• Can you recall an incident in the gospels where Jesus also took a risk with a person with leprosy? What happened?
  • What are the various ways Damian offered generous hospitality to the people of Molokai?
  • In what way did the chapel become a house of hospitality? How did this happen?
  • Discuss the dynamics between Damian and his religious superiors, and the political authorities. What do you think was driving most of the tension?

Question specific to those in the hospitality industry

  • Are there any risks to your health or safety in your work? How do you feel about them and does or should this affect the way you approach your role and relate to guests?

Read Luke 14:1-24 (The Parable of the Great Banquet).

  • How do you think Damian would have understood this?

Recognizing Jesus (Small Group Study)

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Click here to download a PDF of this Small Group Study on Recognizing Jesus

This is the fifth session of Generous Hospitality at Work, a series of six small group studies. Click the Table of Contents on the right of this page to see other studies in this series.

Several years ago, our family visited my brother and his family in Canada. They live on the outskirts of Toronto, in what used to be a small town that has now been virtually swallowed up into the growing metropolis.

Like many small towns surrounding large cities, their municipality is now nearly unrecognizable from what it was fifty years ago. Strip shopping, garish neon signs, miles of roads, and extensive new subdivisions dominate the once quiet village.

David and Kim, though, are fortunate to live in a house in the original part of town, which retains its old character, just two blocks off Main Street. At the front of their century-old villa is a veranda. It fits the character of the surrounding houses, most of which have similar spaces.

In the intense, humid heat of a Southern Ontario summer, it became our habit to sit out on the veranda first thing in the morning and after dinner (supper). In the evenings, neighbors would often walk by – sometimes with a dog in tow – and it was natural and easy to engage in chit-chat with them. I quickly grew to enjoy the relaxed times sitting on the veranda, watching the world go by, sipping coffee, reading the paper, and engaging in chatter with both family members and passers-by.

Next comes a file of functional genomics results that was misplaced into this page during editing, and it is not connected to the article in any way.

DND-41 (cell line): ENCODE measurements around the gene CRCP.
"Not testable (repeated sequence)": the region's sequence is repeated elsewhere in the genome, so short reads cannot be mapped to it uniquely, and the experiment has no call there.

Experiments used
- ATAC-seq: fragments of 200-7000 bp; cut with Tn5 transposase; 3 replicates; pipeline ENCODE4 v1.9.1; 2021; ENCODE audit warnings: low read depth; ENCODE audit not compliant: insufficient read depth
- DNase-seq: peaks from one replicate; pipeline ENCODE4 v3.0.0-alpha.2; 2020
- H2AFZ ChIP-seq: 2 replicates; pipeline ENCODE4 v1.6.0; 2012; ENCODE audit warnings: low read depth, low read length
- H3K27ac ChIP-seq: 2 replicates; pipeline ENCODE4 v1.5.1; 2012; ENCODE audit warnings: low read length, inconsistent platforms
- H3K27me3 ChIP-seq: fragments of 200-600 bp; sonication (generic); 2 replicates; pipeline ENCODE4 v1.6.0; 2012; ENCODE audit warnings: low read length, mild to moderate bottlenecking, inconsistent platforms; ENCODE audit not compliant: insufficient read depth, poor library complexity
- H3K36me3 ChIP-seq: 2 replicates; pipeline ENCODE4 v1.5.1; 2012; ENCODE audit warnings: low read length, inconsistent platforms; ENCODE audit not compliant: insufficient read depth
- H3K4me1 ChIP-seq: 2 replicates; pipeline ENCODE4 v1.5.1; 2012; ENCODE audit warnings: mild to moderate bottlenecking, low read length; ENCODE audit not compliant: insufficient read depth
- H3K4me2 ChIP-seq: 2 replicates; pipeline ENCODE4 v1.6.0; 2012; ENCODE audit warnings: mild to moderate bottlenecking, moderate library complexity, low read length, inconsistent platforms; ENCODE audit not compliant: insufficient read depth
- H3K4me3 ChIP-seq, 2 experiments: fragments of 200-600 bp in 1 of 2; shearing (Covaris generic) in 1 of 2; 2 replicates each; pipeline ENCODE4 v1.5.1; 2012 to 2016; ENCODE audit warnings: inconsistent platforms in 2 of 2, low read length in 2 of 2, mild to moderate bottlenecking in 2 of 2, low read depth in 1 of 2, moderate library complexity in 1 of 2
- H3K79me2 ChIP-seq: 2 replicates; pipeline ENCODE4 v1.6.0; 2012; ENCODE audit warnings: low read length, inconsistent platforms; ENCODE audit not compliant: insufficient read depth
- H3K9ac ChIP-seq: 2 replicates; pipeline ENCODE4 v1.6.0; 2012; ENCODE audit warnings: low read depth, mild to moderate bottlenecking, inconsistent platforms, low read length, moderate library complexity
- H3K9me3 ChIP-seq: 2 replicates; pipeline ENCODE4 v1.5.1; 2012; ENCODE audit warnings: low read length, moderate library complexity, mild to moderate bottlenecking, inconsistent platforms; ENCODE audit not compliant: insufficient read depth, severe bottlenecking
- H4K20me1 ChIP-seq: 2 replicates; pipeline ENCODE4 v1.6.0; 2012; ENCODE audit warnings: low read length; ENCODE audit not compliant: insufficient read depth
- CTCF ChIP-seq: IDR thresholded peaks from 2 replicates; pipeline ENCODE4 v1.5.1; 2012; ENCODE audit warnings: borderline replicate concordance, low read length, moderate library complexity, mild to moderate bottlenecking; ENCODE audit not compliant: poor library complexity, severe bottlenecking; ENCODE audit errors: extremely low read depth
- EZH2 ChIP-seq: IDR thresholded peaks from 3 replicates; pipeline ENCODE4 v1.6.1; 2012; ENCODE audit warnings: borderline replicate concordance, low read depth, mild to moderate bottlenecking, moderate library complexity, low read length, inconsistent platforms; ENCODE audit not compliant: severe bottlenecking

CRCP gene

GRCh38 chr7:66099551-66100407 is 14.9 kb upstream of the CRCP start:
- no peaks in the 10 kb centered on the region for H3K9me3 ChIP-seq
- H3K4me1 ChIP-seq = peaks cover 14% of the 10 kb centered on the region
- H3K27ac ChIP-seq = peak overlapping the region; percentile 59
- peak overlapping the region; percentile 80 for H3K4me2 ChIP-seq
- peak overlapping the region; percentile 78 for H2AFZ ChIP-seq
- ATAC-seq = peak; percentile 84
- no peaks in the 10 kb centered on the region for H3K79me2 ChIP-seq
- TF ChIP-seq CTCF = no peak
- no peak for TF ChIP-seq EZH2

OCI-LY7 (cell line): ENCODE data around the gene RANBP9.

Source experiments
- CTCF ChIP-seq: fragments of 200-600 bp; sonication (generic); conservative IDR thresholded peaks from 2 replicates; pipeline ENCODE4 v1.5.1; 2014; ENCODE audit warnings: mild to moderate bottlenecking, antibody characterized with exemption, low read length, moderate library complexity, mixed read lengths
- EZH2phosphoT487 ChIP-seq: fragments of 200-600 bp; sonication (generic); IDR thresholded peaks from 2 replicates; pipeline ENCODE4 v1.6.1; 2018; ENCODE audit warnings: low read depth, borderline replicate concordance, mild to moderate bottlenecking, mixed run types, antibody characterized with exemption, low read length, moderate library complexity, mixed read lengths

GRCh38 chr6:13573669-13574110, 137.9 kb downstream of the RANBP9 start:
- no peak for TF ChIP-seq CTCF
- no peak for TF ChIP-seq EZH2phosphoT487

All this got me thinking: why was it that houses of this vintage had front verandas but more recently designed homes ignored such spaces, often instead choosing to build a double garage (with an automatic door) on the front of the house facing the street?

The contrast between these two radically different uses of front yard space says a great deal about our changing priorities for the way we do life. It's not that outdoor living spaces have been dismissed. It's just that these important areas are now almost always built in the back yard – deliberately positioned in order to maximize privacy and be as far away from prying eyes as possible.

The most visible, neighbor-connected space in our properties is now dominated by the car. And the preference of many people is to gain access to their homes or places of work without having to step outside either the private bubble of their vehicle. Little wonder then, that many people haven't even talked with some neighbors in their street or their office, even though they've lived there or worked with them for several years.